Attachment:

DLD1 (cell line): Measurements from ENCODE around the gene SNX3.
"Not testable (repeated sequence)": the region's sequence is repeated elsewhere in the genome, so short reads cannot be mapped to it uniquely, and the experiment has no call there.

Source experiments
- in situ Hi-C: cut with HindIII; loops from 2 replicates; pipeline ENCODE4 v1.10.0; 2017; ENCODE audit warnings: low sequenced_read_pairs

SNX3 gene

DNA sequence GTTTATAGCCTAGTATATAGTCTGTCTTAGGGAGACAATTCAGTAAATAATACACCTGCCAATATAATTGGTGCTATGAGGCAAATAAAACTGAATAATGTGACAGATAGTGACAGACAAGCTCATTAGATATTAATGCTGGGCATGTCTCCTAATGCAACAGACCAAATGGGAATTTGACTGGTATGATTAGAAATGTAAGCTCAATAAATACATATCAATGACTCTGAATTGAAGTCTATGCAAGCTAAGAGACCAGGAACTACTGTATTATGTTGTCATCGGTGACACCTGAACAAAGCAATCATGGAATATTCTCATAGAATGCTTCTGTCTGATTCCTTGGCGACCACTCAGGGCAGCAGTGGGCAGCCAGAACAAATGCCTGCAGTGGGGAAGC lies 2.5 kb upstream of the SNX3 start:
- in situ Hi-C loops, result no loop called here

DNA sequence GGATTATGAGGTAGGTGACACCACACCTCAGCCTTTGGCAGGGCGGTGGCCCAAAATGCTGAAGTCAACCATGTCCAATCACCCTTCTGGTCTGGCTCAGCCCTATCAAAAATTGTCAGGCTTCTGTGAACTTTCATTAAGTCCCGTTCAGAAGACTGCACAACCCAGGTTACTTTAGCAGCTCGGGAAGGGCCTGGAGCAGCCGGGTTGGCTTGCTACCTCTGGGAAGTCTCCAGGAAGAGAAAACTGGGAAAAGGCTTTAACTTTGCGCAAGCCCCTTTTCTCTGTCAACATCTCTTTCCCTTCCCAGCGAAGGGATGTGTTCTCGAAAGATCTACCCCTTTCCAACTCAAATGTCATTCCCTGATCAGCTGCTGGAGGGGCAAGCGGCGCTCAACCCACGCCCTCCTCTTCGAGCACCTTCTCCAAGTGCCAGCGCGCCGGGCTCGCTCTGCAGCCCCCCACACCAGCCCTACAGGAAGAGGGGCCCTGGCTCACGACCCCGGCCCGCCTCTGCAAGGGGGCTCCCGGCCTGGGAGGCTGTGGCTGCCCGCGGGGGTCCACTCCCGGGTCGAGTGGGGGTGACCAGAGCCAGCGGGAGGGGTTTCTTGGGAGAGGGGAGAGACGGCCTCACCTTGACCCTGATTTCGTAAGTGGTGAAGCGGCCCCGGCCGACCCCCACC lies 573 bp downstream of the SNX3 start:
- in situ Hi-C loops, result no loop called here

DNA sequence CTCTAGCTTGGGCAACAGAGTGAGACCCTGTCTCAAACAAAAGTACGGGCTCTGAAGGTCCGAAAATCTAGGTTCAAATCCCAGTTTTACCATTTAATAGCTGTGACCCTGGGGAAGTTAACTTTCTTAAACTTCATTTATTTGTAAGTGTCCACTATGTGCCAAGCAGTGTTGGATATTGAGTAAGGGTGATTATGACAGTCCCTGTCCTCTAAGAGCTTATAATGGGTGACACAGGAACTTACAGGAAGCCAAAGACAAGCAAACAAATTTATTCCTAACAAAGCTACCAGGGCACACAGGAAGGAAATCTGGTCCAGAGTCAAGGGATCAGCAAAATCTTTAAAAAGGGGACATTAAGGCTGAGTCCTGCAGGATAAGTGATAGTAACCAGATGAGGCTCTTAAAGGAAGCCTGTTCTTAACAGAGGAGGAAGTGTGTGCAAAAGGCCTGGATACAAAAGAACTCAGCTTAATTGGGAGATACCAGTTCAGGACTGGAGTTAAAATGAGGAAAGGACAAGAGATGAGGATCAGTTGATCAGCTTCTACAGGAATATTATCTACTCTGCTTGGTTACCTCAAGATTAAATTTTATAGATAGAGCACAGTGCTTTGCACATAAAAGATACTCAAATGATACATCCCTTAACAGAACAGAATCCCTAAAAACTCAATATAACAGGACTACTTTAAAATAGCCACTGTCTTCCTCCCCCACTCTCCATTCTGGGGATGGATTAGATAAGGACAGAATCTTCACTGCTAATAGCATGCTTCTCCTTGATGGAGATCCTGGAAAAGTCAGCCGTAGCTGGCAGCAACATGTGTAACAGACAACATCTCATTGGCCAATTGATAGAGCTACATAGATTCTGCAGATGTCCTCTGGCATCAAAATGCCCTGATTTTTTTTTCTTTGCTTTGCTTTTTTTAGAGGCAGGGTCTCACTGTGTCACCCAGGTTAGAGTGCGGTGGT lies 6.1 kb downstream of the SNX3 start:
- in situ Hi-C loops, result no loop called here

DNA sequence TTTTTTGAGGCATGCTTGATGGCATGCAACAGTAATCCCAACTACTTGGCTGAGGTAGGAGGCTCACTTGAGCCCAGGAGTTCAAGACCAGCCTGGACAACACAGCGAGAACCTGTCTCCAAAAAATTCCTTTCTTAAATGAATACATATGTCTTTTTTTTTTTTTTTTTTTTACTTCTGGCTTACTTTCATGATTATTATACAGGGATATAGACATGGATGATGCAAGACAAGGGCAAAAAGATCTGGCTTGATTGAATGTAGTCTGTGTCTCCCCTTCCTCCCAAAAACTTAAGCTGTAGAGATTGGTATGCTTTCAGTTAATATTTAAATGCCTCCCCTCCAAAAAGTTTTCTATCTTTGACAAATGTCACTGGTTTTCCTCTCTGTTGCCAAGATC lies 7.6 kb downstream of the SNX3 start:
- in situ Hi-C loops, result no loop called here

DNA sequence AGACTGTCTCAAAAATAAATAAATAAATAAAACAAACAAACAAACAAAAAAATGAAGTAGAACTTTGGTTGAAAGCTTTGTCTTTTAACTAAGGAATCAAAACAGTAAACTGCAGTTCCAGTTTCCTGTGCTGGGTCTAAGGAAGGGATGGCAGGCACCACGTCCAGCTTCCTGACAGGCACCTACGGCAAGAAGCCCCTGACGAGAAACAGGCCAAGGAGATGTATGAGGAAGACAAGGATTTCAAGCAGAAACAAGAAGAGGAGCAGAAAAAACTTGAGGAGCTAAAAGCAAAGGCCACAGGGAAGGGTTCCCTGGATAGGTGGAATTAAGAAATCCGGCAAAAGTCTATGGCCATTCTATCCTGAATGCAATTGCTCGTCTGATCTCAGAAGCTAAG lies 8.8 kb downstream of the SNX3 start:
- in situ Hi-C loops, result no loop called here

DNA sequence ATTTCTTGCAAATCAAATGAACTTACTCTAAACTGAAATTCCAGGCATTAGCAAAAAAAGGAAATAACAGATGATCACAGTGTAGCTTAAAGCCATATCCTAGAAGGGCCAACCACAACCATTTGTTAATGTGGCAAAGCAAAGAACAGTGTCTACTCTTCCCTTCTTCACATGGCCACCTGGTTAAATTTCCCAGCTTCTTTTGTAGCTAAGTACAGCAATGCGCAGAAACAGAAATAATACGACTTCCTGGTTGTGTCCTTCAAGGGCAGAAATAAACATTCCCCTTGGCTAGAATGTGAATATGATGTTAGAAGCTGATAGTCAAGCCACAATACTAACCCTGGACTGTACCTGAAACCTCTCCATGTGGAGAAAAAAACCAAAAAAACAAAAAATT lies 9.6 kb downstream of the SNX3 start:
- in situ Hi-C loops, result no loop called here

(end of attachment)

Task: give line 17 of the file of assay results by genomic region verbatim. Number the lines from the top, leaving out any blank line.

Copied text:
- in situ Hi-C loops, result no loop called here